Senate Republicans derailed a Democratic bill Wednesday curbing paycheck discrimination against women, an effort that even in defeat Democrats hoped would pay political dividends in this fall's congressional elections.
Wednesday's vote was 53-44 to halt GOP tactics aimed at derailing the legislation, but that fell six short of the 60 Democrats needed to prevail.
The outcome on the Senate floor was not a surprise, but Democrats were playing to a wider audience.
With public opinion polls showing Democratic voters less enthusiastic than Republicans this year, Democrats aimed the measure at women, who historically lean more toward their party than men. They were also casting the issue as a crucial one for the middle class because so many families rely on female wage-earners.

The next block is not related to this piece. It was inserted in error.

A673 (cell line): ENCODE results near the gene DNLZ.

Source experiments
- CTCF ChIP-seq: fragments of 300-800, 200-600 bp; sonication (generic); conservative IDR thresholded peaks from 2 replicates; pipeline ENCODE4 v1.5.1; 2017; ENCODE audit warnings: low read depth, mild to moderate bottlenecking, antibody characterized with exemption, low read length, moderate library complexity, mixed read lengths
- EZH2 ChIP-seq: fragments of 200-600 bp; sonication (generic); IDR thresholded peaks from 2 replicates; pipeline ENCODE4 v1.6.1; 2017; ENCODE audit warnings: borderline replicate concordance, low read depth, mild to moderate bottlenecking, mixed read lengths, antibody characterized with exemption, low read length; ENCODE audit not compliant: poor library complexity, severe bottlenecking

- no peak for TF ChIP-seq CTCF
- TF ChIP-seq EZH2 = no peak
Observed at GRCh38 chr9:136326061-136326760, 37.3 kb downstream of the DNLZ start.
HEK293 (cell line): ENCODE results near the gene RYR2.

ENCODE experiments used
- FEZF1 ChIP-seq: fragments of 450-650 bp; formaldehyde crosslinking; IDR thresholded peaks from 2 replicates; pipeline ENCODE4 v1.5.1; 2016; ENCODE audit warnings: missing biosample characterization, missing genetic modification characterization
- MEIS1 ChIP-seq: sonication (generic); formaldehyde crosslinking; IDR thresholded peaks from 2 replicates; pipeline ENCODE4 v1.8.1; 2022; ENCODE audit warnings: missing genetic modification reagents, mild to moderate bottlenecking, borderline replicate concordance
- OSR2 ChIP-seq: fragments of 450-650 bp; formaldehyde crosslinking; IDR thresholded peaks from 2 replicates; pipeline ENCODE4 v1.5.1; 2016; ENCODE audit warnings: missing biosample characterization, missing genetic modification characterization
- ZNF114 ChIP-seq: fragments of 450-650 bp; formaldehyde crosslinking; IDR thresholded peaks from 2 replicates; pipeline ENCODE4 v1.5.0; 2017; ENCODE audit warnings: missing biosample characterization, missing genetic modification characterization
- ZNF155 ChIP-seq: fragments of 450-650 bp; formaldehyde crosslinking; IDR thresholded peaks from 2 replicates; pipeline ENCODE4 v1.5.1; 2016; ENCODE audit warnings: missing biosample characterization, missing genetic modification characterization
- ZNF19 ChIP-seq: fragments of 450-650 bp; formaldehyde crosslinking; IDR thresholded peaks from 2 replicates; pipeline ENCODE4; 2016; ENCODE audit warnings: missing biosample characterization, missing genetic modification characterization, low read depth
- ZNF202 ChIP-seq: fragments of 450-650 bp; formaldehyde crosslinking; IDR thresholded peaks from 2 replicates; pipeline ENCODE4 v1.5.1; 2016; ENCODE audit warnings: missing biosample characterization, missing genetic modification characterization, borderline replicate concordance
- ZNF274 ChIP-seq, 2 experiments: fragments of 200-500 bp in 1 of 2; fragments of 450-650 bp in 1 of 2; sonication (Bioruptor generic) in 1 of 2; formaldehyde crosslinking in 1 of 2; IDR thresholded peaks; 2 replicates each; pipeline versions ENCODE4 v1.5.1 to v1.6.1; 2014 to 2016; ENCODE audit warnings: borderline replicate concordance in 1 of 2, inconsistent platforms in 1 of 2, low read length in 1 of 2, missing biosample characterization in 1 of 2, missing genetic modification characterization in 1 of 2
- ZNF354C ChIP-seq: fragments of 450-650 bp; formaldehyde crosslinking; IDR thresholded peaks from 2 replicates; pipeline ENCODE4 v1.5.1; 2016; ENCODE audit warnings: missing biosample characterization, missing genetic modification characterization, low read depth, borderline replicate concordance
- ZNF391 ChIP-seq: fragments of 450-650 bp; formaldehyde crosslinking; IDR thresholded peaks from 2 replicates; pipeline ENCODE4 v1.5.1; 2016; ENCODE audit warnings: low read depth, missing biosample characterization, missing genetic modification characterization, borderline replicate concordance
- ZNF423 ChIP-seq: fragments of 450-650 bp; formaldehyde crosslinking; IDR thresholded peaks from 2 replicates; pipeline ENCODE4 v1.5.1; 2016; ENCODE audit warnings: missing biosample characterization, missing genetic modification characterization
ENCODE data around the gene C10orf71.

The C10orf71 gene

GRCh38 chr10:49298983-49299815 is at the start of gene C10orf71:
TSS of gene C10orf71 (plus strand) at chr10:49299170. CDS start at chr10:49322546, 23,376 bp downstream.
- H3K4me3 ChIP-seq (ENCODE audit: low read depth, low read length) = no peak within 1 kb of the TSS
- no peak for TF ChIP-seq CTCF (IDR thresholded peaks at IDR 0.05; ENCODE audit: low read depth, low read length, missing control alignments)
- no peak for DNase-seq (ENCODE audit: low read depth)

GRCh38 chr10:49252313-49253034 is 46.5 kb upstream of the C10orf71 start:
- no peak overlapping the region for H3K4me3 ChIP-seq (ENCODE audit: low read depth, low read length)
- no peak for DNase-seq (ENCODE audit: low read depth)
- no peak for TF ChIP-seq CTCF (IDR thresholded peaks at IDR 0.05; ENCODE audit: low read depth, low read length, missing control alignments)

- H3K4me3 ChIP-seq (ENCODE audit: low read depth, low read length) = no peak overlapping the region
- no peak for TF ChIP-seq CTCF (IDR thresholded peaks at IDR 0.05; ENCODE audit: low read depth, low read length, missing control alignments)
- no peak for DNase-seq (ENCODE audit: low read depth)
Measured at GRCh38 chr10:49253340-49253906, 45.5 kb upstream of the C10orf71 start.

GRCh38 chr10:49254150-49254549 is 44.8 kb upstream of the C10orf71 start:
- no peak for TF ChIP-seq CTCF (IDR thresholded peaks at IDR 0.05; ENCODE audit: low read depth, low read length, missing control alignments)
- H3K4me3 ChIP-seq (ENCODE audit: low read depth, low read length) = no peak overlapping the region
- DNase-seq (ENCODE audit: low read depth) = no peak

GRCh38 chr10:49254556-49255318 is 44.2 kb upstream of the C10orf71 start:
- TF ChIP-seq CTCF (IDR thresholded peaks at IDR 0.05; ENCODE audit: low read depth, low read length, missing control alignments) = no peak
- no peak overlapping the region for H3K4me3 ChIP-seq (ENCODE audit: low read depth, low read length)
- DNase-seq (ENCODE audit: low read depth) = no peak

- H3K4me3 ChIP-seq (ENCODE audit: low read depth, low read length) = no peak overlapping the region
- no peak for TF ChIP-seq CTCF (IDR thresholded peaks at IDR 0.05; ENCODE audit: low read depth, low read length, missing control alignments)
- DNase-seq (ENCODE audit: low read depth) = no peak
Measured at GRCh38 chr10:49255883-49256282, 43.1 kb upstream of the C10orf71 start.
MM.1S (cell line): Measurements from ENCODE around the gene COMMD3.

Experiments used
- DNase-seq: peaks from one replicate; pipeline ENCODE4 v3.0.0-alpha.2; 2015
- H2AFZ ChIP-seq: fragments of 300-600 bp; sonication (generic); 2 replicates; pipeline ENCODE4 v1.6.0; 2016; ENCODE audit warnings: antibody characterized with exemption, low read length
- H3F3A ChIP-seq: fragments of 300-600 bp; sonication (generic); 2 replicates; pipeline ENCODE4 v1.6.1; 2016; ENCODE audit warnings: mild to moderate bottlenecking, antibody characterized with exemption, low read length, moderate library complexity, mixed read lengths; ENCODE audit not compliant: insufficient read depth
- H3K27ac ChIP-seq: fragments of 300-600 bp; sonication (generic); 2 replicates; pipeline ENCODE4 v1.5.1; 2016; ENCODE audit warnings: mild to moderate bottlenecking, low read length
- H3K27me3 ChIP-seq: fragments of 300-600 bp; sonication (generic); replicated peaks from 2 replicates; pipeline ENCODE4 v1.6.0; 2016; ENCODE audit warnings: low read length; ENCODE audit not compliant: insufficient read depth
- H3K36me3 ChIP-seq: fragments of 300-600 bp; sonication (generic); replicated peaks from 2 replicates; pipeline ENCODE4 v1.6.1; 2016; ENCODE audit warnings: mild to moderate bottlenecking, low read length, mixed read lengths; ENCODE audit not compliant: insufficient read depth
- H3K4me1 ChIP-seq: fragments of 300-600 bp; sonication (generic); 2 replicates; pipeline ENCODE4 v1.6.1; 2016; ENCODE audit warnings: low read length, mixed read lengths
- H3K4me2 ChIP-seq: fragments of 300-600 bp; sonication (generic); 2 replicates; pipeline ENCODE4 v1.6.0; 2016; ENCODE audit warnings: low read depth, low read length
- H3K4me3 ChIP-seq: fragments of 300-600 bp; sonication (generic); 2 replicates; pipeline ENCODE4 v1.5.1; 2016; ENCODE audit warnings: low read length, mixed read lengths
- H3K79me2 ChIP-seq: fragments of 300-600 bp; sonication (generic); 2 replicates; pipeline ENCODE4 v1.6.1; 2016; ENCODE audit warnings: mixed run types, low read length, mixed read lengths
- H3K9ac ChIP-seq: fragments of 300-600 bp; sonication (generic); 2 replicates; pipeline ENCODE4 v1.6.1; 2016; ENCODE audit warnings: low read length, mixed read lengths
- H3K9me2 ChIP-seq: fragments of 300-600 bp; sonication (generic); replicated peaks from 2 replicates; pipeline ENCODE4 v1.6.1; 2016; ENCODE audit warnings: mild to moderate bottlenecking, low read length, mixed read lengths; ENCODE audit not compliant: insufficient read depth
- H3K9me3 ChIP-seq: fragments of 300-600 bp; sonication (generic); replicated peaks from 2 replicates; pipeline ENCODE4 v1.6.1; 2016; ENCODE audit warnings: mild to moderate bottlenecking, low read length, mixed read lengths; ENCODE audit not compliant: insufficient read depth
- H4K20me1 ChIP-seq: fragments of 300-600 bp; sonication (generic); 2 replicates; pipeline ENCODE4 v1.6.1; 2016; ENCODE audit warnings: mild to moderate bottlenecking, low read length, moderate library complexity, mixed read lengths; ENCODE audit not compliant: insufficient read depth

Wednesday's bill was the latest in a campaign-year parade of measures Democrats hope will drive sympathetic voters to the polls this November. Others include proposals to extend expired unemployment benefits, raise the minimum wage and make student loans more affordable.
Sen. Barbara Mikulski, D-Md., stood up after the vote and said supporters were disappointed but that they would fight on.
This is the third consecutive election year in which Senate Democrats have pushed the bill making it harder for employers to pay women less than men in comparable jobs — and easier for aggrieved workers to sue. Republicans have shot it down each time.
"For reasons known only to them, Senate Republicans don't seem to be interested in closing wage gaps for working women," said Senate Majority Leader Harry Reid, D-Nev.
Every voting Republican voted to block the bill. They were joined by Sen. Angus King, I-Maine, who normally sides with Democrats.
Reid switched his vote to "no" to give himself the procedural ability to quickly call up the measure for a future vote, which Democrats have pledged to do.